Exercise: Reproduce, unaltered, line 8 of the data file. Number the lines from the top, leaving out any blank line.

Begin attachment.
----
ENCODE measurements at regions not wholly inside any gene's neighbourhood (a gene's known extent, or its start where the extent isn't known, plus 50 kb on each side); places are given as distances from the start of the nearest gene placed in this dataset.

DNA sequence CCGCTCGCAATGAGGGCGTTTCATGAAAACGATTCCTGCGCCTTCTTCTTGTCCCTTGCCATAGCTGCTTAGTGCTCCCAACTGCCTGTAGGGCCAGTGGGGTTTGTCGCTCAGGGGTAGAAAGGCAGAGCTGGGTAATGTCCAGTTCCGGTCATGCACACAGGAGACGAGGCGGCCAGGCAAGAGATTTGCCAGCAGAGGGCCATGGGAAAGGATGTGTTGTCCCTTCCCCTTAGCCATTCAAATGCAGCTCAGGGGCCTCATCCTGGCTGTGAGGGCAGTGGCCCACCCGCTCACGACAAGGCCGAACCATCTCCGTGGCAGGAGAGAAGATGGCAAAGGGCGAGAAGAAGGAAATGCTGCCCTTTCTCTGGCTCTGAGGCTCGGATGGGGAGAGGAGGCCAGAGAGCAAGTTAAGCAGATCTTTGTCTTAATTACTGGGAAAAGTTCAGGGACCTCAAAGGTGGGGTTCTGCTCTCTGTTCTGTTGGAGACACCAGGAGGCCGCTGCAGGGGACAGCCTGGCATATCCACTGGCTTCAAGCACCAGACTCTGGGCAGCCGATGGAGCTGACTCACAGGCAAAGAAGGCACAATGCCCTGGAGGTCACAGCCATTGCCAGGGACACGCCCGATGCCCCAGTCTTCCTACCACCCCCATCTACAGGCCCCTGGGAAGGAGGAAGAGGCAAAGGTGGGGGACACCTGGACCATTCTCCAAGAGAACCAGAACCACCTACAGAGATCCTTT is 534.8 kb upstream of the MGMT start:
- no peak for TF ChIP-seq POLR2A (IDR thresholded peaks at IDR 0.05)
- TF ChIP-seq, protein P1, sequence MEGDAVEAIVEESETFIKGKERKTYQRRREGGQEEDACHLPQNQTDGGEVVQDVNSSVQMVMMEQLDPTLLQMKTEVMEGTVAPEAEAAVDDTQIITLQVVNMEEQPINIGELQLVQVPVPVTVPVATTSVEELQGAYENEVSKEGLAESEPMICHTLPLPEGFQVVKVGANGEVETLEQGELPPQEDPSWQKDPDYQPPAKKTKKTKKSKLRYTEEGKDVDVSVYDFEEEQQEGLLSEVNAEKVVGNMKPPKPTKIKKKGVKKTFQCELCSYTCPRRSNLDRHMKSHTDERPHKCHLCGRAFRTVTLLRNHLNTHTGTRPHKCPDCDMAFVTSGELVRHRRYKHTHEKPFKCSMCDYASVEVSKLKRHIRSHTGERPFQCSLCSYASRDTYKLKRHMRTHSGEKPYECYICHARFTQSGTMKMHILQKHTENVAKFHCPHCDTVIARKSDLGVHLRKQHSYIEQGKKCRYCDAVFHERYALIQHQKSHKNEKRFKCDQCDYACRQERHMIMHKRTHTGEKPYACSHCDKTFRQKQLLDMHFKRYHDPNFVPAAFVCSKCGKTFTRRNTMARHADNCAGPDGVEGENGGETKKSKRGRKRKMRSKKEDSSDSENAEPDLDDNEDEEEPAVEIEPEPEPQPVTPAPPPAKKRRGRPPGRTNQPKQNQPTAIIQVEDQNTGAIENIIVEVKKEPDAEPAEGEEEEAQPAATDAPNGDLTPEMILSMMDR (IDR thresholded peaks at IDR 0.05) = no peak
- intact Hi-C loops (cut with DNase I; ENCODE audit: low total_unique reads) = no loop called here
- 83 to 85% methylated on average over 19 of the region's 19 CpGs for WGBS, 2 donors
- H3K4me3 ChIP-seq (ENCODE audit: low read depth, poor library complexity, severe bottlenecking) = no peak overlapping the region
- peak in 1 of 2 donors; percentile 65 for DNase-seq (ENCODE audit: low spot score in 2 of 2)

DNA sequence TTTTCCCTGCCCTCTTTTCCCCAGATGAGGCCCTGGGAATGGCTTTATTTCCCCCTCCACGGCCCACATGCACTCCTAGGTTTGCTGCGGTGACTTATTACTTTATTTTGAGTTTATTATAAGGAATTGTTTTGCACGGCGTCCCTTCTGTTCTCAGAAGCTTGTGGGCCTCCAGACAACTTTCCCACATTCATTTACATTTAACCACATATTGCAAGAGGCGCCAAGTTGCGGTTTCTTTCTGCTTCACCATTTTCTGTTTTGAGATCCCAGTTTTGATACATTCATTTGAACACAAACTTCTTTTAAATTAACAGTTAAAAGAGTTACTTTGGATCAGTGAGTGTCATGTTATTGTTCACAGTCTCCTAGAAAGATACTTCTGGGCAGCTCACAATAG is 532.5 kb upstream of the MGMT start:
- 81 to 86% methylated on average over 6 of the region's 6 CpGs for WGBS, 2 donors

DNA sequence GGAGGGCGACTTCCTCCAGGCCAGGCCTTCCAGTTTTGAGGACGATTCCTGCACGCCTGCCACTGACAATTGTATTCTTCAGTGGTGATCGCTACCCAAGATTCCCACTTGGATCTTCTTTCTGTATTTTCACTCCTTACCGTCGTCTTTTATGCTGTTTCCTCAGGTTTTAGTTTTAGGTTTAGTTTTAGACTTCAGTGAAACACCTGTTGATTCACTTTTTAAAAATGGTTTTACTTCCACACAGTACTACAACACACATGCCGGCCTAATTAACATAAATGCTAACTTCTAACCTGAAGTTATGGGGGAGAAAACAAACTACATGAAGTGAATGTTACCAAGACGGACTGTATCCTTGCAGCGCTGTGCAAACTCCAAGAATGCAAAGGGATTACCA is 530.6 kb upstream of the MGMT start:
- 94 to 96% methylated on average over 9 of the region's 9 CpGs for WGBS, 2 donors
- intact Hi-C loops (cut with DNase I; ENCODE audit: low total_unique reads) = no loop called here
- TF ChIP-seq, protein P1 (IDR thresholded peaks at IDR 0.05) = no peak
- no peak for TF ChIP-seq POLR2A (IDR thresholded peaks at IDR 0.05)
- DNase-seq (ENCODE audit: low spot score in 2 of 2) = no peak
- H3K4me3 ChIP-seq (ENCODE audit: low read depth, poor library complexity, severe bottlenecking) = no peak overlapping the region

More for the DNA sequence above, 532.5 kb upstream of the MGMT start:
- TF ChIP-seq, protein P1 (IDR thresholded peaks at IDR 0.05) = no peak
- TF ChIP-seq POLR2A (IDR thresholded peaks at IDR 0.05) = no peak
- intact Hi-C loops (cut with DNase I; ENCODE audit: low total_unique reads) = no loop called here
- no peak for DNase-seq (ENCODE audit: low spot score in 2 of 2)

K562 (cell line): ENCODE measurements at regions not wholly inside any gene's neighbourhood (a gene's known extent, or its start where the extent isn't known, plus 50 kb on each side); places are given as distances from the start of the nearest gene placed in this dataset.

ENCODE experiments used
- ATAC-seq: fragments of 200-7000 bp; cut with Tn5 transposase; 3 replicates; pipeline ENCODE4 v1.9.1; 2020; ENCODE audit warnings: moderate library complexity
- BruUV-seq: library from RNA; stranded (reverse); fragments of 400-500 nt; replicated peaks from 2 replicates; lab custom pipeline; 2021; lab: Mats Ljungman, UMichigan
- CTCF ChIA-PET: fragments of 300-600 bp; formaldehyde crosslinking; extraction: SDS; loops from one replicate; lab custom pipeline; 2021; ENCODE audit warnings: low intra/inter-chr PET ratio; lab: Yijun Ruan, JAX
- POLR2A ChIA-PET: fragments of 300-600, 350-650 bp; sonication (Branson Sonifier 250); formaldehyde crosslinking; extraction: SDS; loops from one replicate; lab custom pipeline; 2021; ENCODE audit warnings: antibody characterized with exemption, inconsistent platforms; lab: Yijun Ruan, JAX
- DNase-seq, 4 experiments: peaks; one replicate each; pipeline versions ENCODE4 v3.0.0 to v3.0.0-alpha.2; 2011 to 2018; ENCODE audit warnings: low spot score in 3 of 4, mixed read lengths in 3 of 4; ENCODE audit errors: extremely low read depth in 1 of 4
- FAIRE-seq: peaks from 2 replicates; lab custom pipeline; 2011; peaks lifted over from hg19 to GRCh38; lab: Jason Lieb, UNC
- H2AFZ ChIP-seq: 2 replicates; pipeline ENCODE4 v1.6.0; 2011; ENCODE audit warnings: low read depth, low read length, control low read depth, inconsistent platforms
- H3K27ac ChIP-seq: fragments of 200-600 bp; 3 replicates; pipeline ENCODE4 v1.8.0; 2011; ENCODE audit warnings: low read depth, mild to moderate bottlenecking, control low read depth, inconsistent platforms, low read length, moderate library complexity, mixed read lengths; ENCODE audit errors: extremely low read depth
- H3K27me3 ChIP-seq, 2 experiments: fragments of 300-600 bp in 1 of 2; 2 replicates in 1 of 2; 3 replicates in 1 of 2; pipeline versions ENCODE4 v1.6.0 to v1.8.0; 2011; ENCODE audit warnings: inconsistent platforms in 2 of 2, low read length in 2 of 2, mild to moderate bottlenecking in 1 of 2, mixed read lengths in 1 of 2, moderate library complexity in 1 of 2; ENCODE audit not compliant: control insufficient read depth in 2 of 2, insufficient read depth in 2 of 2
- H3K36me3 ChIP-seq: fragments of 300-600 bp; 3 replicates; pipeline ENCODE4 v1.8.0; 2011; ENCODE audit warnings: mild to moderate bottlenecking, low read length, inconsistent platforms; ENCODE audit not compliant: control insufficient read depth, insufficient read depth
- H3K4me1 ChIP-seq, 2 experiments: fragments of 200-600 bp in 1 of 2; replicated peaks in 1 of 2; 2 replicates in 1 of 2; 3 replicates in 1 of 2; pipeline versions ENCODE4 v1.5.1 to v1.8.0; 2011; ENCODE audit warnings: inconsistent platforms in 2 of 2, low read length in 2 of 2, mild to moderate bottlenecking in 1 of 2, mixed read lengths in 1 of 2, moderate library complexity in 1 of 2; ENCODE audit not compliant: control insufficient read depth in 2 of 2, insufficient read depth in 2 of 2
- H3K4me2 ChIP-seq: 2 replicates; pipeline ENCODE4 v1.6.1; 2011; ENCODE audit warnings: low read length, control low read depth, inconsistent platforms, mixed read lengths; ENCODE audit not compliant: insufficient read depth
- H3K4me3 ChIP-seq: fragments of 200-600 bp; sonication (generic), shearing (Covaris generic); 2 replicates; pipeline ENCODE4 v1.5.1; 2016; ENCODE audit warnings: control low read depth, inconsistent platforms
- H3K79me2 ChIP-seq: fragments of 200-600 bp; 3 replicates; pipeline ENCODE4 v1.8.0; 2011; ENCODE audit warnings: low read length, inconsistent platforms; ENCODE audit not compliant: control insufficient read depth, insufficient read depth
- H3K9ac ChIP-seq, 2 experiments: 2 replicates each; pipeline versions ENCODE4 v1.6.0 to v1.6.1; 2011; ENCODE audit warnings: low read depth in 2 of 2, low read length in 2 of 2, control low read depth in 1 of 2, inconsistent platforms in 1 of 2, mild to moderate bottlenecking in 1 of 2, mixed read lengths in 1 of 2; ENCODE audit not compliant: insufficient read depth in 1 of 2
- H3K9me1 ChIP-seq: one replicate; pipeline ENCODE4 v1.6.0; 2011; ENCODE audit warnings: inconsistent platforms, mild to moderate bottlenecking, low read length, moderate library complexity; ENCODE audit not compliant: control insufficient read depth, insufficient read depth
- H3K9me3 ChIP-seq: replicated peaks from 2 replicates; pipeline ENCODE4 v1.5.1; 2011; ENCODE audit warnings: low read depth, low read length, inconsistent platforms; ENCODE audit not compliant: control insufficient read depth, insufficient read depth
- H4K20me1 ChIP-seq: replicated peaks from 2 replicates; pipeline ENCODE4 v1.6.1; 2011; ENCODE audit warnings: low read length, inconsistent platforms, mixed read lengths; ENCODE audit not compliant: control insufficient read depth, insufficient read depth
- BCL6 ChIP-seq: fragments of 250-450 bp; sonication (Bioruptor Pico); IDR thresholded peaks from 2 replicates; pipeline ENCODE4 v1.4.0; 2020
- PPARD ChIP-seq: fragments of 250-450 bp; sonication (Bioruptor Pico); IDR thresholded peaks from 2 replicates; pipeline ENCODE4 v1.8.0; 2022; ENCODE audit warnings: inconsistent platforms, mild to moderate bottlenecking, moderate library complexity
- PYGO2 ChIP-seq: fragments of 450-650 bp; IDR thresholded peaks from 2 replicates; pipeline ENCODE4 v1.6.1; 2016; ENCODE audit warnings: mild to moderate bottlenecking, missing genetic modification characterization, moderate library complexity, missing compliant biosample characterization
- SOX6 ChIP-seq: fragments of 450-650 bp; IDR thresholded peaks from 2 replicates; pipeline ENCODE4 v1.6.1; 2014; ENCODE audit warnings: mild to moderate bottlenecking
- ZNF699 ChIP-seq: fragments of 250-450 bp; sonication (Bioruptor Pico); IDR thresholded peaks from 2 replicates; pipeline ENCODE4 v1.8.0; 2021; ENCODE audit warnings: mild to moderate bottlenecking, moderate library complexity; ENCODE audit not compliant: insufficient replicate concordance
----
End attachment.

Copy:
- peak in 1 of 2 donors; percentile 65 for DNase-seq (ENCODE audit: low spot score in 2 of 2)